>>>>> By "tightly connected" I mean the subgraph that is connected
>>>>> only through consecutive blank nodes.  (I think this may
>>>>> be slightly different from the Concise Bounded Description
>>>>> (CBD), because the CBD starts only with the *subject*
>>>>> of a triple.)
>>>>> Aiden (or someone else), is this correct?  If so, this would
>>>>> be very beneficial, because the labeling algorithm could
>>>>> then be guaranteed to generate the *same* label (or Skolem
>>>>> URI) for the blank nodes in that subgraph, regardless of any
>>>>> larger graph in which that subgraph appears.  This is very
>>>>> pertinent to n-ary relations, because it means that blank
>>>>> nodes for the same n-ary relation, appearing in different
>>>>> RDF graphs, could be automatically given the *same* label (or
>>>>> Skolem URI) -- even without knowing a key for that object.
>>>> That would be a wildly invalid conclusion. The coding of an n-ary atomic sentence into binary RDF basically says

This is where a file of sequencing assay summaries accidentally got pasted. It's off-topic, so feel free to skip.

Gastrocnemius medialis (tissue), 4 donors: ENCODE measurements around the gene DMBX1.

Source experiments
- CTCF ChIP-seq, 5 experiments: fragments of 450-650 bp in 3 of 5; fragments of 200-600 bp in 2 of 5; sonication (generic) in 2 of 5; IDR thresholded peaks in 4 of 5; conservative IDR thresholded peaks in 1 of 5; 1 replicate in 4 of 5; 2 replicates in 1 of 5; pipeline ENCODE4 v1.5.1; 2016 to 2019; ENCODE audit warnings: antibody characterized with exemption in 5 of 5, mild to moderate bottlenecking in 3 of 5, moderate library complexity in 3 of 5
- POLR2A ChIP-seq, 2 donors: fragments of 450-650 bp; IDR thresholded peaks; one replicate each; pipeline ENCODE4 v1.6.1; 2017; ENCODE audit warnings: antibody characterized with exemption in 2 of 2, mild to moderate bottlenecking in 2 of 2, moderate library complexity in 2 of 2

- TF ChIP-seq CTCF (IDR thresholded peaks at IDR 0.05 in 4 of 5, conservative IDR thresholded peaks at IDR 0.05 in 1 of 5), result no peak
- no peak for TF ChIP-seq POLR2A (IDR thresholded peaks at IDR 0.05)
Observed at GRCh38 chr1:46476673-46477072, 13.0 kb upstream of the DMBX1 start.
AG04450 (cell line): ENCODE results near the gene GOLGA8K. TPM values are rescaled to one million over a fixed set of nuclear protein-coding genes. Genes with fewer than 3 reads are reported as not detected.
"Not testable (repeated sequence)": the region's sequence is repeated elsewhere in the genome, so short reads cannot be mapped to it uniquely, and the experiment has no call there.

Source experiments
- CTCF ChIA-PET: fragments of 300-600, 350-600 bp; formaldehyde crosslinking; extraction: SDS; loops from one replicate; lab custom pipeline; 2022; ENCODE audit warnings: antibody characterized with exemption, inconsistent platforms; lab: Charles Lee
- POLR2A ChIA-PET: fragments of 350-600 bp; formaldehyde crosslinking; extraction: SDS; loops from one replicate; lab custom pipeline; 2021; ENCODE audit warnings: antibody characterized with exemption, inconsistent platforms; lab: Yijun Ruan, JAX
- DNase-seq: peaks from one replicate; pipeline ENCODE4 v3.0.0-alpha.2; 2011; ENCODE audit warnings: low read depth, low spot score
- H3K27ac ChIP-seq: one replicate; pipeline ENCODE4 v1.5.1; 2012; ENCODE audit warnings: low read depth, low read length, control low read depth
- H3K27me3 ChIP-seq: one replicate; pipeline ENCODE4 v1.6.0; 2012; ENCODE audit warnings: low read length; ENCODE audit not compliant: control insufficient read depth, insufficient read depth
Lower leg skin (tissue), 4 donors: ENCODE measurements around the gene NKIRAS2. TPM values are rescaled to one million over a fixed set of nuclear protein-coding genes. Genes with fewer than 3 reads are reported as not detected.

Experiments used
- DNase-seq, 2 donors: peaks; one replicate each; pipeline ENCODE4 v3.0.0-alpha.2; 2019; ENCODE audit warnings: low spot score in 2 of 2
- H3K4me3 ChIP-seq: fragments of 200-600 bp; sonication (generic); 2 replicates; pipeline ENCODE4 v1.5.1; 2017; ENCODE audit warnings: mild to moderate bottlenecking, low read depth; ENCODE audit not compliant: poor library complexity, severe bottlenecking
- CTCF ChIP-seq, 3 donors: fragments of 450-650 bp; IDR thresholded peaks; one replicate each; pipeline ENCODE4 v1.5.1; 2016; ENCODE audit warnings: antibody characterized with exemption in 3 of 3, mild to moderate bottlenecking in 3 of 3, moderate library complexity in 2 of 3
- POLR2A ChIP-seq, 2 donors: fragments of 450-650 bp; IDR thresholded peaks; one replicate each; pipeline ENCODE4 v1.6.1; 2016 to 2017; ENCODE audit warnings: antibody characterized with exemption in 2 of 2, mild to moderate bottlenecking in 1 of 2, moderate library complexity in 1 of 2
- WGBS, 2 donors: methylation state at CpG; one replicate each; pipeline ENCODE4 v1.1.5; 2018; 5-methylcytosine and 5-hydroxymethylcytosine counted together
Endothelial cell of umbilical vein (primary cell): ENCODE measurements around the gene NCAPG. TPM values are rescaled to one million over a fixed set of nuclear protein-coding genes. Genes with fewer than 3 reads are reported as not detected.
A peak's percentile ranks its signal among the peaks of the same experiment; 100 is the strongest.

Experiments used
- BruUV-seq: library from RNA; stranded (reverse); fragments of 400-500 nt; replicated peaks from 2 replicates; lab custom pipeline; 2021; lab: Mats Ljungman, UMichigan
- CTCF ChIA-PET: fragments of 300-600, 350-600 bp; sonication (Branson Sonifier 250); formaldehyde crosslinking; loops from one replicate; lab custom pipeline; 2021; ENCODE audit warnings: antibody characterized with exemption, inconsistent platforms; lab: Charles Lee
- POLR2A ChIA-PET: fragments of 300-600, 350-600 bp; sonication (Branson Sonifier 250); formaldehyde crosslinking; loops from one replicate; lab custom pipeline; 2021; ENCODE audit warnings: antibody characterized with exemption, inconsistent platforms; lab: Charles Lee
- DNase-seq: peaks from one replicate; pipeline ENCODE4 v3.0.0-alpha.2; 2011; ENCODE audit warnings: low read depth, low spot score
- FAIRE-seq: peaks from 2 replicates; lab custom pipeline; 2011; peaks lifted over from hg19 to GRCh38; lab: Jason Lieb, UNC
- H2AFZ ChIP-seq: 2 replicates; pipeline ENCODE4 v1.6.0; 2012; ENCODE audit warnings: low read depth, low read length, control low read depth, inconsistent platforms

>>>> that an 'event' (or a 'fact', or 'situation', or)  exists
>>>> which represents the fact of the relation holding between
>>>> the participants. So my hitting a wall with a hammer (a
>>>> three-place relation) might be encoded as a bnode of type
>>>> hitting with an agent being me and an object being the wall
>>>> and the means being the hammer. But there might be a whole
>>>> lot of hits of that wall with that hammer by me. You can't
>>>> infer that the many bnodes which encode various assertions
>>>> of this kind are all the same single entity with a single
>>>> global identifier: for one thing, that would imply that I
>>>> only hit the wall once.
>>> No, it would imply that you hit the wall at *least* once.